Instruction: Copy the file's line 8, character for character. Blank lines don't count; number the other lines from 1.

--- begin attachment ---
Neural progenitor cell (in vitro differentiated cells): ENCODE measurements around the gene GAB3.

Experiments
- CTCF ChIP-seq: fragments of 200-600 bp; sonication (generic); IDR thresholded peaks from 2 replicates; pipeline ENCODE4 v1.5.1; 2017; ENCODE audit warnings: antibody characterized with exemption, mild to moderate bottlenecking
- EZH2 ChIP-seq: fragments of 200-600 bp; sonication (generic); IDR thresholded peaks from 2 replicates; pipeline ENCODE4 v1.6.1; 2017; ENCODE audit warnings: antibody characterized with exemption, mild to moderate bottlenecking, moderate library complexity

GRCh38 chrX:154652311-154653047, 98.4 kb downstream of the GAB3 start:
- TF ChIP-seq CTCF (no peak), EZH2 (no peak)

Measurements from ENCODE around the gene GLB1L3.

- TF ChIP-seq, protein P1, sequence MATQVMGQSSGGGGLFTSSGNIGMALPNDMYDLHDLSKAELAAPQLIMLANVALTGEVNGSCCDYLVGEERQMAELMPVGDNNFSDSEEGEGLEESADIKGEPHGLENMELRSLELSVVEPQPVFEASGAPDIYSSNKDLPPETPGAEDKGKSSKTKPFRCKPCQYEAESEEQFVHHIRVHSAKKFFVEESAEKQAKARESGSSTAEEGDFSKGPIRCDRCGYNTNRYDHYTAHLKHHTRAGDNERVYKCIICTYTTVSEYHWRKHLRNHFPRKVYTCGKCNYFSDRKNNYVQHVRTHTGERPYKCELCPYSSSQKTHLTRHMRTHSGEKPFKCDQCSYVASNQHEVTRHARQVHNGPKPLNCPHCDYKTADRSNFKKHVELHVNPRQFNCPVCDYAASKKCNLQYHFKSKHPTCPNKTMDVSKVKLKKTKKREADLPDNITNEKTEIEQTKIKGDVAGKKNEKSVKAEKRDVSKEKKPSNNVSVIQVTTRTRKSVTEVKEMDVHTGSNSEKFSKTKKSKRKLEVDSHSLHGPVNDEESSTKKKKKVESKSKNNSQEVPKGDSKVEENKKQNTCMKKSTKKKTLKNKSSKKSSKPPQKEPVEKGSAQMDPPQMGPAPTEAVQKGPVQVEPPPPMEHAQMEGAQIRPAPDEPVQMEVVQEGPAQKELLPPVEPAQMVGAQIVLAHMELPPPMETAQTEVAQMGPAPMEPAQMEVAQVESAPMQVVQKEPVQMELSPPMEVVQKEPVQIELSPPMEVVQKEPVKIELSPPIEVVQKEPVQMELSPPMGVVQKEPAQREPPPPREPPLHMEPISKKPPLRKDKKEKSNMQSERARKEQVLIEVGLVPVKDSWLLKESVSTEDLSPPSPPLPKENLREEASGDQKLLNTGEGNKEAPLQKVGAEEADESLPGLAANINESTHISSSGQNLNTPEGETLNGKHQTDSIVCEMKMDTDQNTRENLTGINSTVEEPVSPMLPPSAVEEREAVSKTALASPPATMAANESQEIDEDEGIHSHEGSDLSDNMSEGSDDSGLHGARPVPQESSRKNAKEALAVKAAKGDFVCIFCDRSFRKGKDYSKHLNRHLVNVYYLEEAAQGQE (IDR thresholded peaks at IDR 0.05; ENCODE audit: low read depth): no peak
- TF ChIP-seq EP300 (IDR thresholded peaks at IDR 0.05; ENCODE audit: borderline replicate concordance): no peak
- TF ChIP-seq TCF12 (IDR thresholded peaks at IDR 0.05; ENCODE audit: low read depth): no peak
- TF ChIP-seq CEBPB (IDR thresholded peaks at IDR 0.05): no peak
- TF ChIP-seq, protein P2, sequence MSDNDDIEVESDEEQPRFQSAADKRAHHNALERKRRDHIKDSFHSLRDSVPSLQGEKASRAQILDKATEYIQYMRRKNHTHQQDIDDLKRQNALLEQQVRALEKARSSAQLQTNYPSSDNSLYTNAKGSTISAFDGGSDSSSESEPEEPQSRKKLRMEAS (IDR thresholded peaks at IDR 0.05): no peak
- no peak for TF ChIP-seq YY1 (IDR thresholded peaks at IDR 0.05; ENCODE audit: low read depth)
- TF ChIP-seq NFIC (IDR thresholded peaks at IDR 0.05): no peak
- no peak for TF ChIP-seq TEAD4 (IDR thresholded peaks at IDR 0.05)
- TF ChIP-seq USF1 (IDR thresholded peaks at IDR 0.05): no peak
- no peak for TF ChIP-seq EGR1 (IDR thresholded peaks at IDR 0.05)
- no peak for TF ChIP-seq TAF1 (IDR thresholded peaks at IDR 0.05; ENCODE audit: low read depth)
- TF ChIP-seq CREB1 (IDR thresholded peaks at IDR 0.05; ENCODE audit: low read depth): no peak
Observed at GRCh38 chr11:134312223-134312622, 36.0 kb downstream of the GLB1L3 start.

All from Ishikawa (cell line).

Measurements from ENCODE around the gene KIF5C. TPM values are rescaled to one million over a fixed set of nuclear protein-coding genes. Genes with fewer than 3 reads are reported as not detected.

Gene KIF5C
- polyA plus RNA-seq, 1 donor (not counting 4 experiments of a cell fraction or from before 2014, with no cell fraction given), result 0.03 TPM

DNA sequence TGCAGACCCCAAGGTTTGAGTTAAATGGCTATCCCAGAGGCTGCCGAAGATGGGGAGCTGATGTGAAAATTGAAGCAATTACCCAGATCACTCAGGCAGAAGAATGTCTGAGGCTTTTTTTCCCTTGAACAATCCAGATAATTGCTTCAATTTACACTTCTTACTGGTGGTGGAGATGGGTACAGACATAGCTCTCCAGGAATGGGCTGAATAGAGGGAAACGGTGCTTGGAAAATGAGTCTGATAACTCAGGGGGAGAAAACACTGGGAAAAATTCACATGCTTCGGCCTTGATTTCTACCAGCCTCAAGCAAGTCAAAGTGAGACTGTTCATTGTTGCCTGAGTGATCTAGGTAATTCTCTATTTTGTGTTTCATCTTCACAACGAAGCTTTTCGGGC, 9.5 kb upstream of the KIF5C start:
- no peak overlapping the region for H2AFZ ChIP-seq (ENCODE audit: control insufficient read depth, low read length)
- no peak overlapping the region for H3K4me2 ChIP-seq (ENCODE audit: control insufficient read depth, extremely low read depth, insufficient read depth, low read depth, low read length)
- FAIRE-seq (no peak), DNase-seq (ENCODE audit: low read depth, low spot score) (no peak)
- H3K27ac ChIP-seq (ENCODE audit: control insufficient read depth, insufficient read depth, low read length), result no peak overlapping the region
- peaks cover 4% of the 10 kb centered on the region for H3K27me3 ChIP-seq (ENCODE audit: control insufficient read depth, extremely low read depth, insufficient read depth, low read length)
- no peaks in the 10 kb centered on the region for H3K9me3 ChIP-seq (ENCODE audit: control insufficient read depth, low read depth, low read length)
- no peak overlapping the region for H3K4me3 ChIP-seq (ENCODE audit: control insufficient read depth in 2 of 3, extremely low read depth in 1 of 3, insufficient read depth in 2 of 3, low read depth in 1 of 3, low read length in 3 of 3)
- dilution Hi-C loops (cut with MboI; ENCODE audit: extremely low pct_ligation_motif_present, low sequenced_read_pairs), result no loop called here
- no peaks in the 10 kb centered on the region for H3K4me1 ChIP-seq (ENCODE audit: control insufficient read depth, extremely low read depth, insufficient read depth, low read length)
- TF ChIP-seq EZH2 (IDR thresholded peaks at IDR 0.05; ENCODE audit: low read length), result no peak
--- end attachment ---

- TF ChIP-seq, protein P1, sequence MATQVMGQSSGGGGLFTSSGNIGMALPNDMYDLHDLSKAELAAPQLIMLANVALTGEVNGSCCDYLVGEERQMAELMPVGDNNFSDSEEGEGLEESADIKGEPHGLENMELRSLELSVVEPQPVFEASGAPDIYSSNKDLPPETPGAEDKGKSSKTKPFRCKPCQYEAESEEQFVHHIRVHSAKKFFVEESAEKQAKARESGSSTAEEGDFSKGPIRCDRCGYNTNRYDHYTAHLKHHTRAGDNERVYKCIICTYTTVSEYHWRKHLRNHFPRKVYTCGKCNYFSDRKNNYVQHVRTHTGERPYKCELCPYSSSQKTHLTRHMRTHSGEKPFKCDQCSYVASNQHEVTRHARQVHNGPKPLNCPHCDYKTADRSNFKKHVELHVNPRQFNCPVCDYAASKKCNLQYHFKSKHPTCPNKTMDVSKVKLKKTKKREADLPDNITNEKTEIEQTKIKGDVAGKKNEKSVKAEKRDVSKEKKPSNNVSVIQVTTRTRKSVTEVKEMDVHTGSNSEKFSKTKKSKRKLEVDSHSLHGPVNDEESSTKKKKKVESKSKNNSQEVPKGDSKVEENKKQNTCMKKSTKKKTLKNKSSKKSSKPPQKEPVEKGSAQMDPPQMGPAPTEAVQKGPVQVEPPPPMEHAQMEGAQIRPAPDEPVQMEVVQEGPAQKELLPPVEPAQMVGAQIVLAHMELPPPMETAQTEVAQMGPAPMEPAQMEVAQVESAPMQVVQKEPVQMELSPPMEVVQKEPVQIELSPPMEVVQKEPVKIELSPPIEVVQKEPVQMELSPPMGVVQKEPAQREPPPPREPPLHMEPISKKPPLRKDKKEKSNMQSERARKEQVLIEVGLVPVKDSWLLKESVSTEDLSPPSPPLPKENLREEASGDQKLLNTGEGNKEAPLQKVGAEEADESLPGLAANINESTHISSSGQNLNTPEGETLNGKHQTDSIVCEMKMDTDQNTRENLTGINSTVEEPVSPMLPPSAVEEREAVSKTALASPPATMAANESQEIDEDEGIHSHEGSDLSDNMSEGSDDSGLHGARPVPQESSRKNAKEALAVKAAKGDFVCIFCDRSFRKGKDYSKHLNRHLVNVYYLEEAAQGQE (IDR thresholded peaks at IDR 0.05; ENCODE audit: low read depth): no peak